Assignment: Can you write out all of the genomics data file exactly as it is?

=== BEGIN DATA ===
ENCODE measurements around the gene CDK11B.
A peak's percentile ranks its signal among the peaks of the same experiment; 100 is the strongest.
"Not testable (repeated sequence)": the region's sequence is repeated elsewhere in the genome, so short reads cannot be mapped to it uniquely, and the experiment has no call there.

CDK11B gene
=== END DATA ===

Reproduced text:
ENCODE measurements around the gene CDK11B.
A peak's percentile ranks its signal among the peaks of the same experiment; 100 is the strongest.
"Not testable (repeated sequence)": the region's sequence is repeated elsewhere in the genome, so short reads cannot be mapped to it uniquely, and the experiment has no call there.

CDK11B gene